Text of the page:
Or I could smell it. “The nose knows” may be cheesy (why cheesy? Why not yogurty, or cucumbery? There’s a whole ‘nother kettle of fish…) but such aphorisms arise because they are true. Looking at my lab manual and the list of microorganisms that could be the unknown contaminant, each has a peculiar smell. Brettanomyces bruxellensis is probably the most famous — many wine lovers can identify “Brett” — but Pediococcus parvulus, Acetobacter, and Lactobacillus species have distinctive aromas, too, as I know from culturing them in the lab.

Oenococcus oeni, a bacteria very often responsible for malolactic fermentation, is a little trickier to identify based on smell alone, so I might need to move up to the next level of complexity (by the way, we aren’t allowed to use taste as part of our analysis; some of my classmates are underage.) If my nose isn’t quite sure, I can drip a few milliliters of wine onto a Petri dish and see what grows. We make Petri dishes full of growth media for yeast and bacteria by combining sugar, some protein and a few other basic nutrients, and adding agar — a gelatin-like substance from seaweed — to make it solidify. Culture media in a dish is essentially Jello (mmmm….yeast extract-flavored Jello!) Any bacteria and yeast in my wine will grown and reproduce on this media and, after a few days in a nice warm incubator, each little microbe will have grown into a colony of identical offspring microbes that I can see with my naked eye. Different bacteria and different yeasts have different colony morphologies; they look different; even within the same species, different strains can have different morphologies. One of my favorite strains of Brettanomyces bruxellensis looks like this.

Between smell and colony morphology, I expect excellent odds of correctly identifying the bugs my professor has hidden in my wine. My nose, and Jello in a Petri dish. In terms of levels of complexity, I think that I’m ranking far below genetic testing even if I do need to use the Jello. I could spend several hundred dollars to use the fancier technology, but why bother when the good, old-fashioned, simple method will do? Now, I’m not at all knocking ETS Labs; Scorpion is a potent analysis when you need to know “how much” as well as “what,” for complex microbial problems, and for busy wineries amongst other things. Scorpion analysis definitely has its place, but this isn’t it.

Occam’s razor: 1

Scorpion: 0

The “hows” of sulfites, part I: measurement

What is the aerator-oxidator apparatus, and why am I spending so much time using it?

The short explanation: I’m measuring wine sulfites.

The long explanation: I’m using the aerator-oxidator method to measure free SO2.

A good day measuring free SO2: no breakage!

The molecular formula for the sulfite ion is SO32-, formed when sulfur dioxide, SO2, reacts with water to form the bisulfate ion, HSO3, which can then dissociate to SO32- + H+. All of these forms are found in wine – wine is an aqueous solution – but SO2 is what winemakers actually add, usually in the form of potassium metabisulfite or K2S2O5.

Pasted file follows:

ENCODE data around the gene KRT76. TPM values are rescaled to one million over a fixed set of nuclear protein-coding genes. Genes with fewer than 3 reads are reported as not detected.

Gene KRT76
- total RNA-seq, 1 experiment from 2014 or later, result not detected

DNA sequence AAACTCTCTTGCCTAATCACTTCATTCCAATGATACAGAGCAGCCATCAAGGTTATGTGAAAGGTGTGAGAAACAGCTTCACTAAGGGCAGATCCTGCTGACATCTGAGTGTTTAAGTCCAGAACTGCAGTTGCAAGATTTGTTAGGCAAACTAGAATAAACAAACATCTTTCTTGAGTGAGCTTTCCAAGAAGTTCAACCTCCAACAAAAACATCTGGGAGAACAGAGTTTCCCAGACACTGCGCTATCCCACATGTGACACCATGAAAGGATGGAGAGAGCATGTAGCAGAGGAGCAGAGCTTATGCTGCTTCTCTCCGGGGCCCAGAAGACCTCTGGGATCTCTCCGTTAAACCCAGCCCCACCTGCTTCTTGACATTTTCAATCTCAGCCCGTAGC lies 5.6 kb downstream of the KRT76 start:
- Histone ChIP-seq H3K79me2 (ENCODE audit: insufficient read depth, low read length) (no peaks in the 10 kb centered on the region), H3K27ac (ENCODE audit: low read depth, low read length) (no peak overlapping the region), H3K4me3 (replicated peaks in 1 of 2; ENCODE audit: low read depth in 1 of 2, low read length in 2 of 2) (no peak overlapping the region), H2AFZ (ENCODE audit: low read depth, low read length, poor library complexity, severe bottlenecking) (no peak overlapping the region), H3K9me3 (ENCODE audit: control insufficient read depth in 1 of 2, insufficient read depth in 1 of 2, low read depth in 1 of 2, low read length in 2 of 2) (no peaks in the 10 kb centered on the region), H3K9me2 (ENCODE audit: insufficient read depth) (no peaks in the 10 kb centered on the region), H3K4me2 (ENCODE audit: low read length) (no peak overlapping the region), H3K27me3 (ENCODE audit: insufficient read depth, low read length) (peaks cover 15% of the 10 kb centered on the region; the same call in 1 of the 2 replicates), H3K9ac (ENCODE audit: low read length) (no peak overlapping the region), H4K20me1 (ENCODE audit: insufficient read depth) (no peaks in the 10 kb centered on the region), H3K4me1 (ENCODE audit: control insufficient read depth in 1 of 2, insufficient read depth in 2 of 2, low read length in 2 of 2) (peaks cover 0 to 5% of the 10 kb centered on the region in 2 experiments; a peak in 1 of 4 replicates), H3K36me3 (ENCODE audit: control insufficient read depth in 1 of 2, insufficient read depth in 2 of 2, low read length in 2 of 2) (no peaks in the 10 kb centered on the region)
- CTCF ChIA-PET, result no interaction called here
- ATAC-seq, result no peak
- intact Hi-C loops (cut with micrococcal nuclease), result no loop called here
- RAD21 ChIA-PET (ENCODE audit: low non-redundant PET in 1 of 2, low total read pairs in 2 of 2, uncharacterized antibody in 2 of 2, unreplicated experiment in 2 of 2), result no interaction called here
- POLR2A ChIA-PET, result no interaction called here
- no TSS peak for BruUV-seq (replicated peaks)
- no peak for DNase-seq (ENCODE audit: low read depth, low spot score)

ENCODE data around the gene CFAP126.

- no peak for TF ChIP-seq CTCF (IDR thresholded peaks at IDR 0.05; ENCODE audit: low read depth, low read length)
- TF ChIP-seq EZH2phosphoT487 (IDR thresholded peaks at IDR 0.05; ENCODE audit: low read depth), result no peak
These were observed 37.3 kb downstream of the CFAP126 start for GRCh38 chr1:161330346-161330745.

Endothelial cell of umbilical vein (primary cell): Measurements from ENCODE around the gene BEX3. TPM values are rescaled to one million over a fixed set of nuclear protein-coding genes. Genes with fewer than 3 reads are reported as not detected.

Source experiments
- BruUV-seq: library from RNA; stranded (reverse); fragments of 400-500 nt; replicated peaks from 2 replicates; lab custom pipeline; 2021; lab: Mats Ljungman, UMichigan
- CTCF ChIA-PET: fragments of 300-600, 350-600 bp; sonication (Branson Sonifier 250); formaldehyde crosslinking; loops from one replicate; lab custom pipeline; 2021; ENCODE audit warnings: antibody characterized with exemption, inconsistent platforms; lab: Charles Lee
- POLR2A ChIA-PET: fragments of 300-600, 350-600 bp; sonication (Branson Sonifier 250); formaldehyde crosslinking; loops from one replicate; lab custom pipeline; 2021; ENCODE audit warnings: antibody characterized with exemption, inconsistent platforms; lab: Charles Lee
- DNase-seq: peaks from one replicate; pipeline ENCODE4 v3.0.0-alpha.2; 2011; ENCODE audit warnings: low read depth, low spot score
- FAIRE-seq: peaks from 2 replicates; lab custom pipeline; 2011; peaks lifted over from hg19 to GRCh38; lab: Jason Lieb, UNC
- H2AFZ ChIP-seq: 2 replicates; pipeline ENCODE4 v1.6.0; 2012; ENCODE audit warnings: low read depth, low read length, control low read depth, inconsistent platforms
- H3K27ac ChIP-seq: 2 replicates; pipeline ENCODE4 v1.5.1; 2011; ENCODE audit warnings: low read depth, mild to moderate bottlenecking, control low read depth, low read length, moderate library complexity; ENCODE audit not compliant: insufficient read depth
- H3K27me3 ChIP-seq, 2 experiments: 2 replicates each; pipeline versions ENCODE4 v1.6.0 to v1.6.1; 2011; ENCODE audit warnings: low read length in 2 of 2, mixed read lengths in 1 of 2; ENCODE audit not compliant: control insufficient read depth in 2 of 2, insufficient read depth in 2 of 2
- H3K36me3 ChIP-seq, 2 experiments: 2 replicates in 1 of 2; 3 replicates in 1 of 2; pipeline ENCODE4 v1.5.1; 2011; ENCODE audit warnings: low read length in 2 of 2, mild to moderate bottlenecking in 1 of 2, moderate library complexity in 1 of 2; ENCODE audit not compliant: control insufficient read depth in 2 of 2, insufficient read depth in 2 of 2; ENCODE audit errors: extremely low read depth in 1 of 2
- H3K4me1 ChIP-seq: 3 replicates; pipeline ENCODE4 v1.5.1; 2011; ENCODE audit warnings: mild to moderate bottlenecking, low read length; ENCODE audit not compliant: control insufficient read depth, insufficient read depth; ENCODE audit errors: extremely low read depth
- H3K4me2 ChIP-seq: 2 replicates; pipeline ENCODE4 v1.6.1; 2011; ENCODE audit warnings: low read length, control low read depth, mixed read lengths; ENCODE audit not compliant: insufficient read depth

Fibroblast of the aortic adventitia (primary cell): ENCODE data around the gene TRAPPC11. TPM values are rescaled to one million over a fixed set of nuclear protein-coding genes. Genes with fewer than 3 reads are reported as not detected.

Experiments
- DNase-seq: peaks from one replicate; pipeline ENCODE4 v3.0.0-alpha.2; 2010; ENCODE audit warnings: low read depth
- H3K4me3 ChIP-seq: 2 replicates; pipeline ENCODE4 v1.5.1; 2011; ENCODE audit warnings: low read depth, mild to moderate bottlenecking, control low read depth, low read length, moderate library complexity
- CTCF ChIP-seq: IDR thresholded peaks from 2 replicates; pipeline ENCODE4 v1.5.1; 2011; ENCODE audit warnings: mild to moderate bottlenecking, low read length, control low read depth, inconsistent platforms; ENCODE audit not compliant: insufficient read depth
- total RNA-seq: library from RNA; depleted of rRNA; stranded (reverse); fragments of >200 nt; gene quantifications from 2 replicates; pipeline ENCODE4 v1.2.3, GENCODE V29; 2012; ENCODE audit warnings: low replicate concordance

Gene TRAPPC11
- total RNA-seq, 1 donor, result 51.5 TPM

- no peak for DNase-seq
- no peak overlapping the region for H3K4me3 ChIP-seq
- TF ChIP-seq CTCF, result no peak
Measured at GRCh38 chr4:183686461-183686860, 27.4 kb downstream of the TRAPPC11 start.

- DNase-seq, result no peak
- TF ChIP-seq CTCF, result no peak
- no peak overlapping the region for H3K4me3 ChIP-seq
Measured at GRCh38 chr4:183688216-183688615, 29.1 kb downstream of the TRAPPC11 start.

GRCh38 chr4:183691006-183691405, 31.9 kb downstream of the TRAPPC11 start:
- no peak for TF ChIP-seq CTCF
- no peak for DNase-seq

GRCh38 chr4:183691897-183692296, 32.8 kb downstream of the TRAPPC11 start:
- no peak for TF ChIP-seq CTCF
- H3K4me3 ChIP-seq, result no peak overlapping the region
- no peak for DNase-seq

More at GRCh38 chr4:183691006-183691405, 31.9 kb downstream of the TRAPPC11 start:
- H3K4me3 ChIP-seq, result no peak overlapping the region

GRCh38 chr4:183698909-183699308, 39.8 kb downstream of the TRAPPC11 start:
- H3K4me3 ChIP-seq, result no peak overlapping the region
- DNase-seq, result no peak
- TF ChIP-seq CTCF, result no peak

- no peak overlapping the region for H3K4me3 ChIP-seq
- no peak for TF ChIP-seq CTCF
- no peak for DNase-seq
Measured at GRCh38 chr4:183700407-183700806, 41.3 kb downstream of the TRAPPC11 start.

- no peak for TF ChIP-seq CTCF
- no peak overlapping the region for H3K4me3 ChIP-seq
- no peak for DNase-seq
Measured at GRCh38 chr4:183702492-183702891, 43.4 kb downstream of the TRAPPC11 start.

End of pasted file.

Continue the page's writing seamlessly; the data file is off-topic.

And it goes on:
For as casually as we toss around the phrase “wine sulfites,” their behavior is remarkably complex. Potassium metabisulfite, sold by the kilo in winemaking supply catalogues, is a salt that releases potassium and molecular sulfur dioxide when dissolved in aqueous solution. We care about molecular SO2; this is the “species” of sulfur to which we can ascribe antimicrobial properties. Molecular SO2, however, quickly dissociates into ions which either remain “free” in the wine or become “bound” to other solutes like acetaldehyde, pigments, and sugars.

SO what? Beyond plain old cleanliness and sanitation, SO2 is probably the most widespread antimicrobial agent used to protect wine, During yeast-driven alcoholic and bacterial-driven malolactic fermentation, (the right kind of) yeast and bacteria in your fresh grape must is a good thing. Thereafter, the presence of most yeast and bacteria in fermented wine means contamination, nasty flavors, or even unsafe wine.

SO2 diffuses into yeast and bacterial cells and does all sorts of destructive things: damaging DNA, glomming up the structure of important enzymes, and reacting with nutrients so that the microorganism can’t use them for growth (like a game of chemical keep-away.) The end result isn’t always to kill the bug, but the durn thing isn’t likely to keep multiplying. Like humans and most other living things, yeast and bacteria don’t reproduce well when they’re starved and stressed. Microbial susceptibility to SO2 varies: 20mg/L will suppress some, while others withstand upwards of 40mg/L molecular SO2.